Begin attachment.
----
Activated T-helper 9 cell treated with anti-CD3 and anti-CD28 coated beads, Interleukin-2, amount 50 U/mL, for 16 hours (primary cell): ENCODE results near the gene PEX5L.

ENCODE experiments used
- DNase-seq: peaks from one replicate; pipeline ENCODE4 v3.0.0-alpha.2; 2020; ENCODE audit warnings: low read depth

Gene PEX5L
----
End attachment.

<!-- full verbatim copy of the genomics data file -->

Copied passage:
Activated T-helper 9 cell treated with anti-CD3 and anti-CD28 coated beads, Interleukin-2, amount 50 U/mL, for 16 hours (primary cell): ENCODE results near the gene PEX5L.

ENCODE experiments used
- DNase-seq: peaks from one replicate; pipeline ENCODE4 v3.0.0-alpha.2; 2020; ENCODE audit warnings: low read depth

Gene PEX5L